Just a Matter of Thyme
The word thyme comes from the Greek, Thymon, meaning spirit or smoke. There is much folklore, superstition and properties attributed to this herb. The ancient Greeks and Romans believed thyme could bestow courage and revitalize vigor. Ladies would embroider a sprig of thyme with a hovering bee on their scarves in the middle Ages and give them to their knight of choice before doing battle.
Ancient Sumerians used it as an antiseptic and the Egyptians used it their mummification process. Some folklore reaches back into biblical times. For instance, the manger where Mary gave birth to the baby Jesus was said to have been lined with thyme, woodroof and groundsel. And some believed if sprigs of thyme were placed on coffins, spirits of the dead would live in their flowers or be assured passage into the afterlife.
Danish and German tales tell of fairies being found in patches of wild thyme and thyme oil could make them visible to the user.
All folklore and superstition aside there are many uses for this plant, Thymus Vulgaris. For example, the Romans grew thyme extensively for bee culture as it produced the best tasting honey. There is believed to be about 100 species of thyme and is one of the most popular herbs. It is a native of the Mediterranean region and cultivated extensively in Europe and the United States.
However, if this perennial, a close relative of the mint family, could do everything it has been claimed to do, it would be classified as a miracle cure. Some of the things it has been claimed to treat or cure are:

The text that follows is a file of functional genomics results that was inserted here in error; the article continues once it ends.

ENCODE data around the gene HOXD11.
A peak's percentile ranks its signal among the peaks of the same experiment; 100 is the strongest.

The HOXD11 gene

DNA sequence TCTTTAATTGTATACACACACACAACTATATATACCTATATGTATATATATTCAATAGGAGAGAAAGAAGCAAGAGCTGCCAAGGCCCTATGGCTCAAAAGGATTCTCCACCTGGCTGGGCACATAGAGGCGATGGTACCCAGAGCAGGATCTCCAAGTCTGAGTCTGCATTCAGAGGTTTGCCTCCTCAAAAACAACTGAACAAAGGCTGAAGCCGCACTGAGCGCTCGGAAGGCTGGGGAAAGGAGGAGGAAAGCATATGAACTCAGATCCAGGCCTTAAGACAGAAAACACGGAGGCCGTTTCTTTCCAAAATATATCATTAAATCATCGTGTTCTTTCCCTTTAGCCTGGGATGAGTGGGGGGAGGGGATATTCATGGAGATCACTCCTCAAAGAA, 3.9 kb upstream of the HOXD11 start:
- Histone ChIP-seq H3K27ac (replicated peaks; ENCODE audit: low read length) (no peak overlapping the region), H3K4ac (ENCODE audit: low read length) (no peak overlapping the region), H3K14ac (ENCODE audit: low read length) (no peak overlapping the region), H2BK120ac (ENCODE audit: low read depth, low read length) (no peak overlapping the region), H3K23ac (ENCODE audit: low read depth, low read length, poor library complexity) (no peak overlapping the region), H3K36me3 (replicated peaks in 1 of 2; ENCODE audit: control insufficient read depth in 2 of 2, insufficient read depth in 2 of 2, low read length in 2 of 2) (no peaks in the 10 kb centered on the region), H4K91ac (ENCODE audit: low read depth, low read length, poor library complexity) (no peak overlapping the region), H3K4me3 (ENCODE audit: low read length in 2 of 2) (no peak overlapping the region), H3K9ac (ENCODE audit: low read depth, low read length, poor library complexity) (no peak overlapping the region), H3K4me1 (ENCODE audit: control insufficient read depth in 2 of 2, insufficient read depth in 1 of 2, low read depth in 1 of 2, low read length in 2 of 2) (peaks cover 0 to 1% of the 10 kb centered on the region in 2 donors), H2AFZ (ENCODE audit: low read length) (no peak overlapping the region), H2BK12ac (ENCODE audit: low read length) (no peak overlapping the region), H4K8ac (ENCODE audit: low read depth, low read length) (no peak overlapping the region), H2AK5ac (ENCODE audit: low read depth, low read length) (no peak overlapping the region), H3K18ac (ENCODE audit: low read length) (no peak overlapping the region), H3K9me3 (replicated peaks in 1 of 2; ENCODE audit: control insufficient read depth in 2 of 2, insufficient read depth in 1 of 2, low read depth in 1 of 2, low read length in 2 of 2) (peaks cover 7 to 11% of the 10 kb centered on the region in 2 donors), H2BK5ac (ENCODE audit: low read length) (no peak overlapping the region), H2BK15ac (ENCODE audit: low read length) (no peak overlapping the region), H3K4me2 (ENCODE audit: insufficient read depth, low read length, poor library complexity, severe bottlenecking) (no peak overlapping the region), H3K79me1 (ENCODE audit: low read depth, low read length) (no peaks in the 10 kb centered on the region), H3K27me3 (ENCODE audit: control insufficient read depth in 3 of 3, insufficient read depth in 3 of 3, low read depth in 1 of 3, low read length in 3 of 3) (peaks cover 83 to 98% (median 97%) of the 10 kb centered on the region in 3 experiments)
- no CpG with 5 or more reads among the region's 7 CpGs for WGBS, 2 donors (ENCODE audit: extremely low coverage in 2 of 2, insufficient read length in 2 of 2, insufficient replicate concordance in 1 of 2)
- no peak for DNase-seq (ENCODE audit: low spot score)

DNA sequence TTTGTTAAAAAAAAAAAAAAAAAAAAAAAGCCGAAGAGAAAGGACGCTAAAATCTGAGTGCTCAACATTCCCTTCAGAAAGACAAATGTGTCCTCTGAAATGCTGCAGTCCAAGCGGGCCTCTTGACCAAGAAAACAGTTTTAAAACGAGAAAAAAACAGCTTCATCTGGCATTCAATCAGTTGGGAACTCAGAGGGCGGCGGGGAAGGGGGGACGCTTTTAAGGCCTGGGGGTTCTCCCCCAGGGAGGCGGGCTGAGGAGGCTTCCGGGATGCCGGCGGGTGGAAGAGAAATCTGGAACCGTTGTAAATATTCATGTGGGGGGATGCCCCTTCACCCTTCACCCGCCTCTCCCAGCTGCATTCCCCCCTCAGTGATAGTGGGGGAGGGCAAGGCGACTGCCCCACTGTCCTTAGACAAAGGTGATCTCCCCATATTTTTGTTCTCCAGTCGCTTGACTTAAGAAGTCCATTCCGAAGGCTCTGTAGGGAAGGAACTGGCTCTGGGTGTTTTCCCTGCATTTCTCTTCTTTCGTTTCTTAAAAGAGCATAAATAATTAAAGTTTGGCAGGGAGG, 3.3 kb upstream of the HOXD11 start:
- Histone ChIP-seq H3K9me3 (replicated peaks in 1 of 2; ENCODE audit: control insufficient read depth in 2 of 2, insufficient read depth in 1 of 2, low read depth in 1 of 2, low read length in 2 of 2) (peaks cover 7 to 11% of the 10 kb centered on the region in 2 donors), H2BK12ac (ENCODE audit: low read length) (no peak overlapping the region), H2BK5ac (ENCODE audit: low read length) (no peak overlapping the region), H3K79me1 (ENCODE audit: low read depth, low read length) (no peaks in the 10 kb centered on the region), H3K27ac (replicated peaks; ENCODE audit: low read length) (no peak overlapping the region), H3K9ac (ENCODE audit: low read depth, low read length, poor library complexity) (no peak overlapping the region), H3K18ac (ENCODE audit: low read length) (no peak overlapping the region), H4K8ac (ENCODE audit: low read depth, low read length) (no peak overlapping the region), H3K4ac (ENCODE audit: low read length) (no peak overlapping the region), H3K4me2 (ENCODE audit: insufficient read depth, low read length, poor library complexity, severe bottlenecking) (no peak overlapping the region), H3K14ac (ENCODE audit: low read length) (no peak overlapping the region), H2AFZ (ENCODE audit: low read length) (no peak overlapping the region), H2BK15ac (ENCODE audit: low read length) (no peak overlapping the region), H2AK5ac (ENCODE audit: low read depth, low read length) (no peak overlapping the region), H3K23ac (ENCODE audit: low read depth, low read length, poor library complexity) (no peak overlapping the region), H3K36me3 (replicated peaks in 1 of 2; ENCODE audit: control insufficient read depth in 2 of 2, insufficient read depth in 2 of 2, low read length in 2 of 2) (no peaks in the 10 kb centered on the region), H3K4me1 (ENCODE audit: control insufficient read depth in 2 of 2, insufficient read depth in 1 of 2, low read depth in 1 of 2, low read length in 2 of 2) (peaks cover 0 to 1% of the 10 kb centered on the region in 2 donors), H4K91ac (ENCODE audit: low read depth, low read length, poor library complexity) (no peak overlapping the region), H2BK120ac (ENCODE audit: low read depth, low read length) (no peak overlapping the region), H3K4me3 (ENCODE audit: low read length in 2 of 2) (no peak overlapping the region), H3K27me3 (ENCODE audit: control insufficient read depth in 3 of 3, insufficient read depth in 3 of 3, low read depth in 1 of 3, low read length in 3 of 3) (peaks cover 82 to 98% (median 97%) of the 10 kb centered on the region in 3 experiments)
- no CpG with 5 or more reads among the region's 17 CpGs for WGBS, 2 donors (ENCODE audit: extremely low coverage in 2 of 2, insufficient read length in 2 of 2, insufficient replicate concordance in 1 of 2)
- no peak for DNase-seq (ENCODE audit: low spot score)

· Psoriasis and eczema
· Sore throat
· Athlete’s foot
· Gastrointestinal problems
· Respiratory ailments
· Aching muscles
· Aids memory and concentration
It is also helpful in treating cellulite,anorexia, obesity and edema.
Today, thymol, an antiseptic found in the oil, is an active ingredient in many mouthwashes and can also be found in some alcohol free hand cleaners. And before modern antibiotics, oil of thyme was used in medicating bandages. The disinfecting properties of thyme is said to be up to 12 times as strong as carbolic acid. These oils have also been found to possess antioxidant and anti-cancer properties.
Today, Asia is the largest producer of thyme, but most imports come from Spain. Although the French variety is more highly valued, the small annual yield makes it harder to come by.
In recent studies some surprising facts have come to light. The vapors of thyme oil have been shown to suppress mold in damp buildings and also acts as an effective mosquito repellent. One study involving the antimicrobial properties of 21 plant essential oils, thyme oil proved to be the most effective against Salmonella and E. coli. However, it should be noted here pure oil should not be taken internally. It can interrupt normal function of heart, lungs and thyroid.
Today, thyme is most recognized in culinary circles as a cooking ingredient. It is a fragrant, small-leafed, woody-stemmed culinary herb often used to flavor meats, fish, poultry, soups and stews. Note that thyme, like bay leaves are slow to release their flavor so it should be added early in the cooking process. It can also be used to flavor egg dishes, casseroles, pizza cheeses and liquor.
There are many varieties of thyme, but the two mainly used in cooking are common thyme and lemon thyme. Both have sweet, mildly pungent flavors. Lemon thyme has more of a citrus flavor.
A final word of caution, thyme should be avoided by pregnant women and those suffering from high blood pressure.
For some great ideas on how to use this versatile herb visit:http://www.guardian.co.uk/lifeandstyle/2010/may/22/thyme-recipes-hugh-fearnley-whittingstall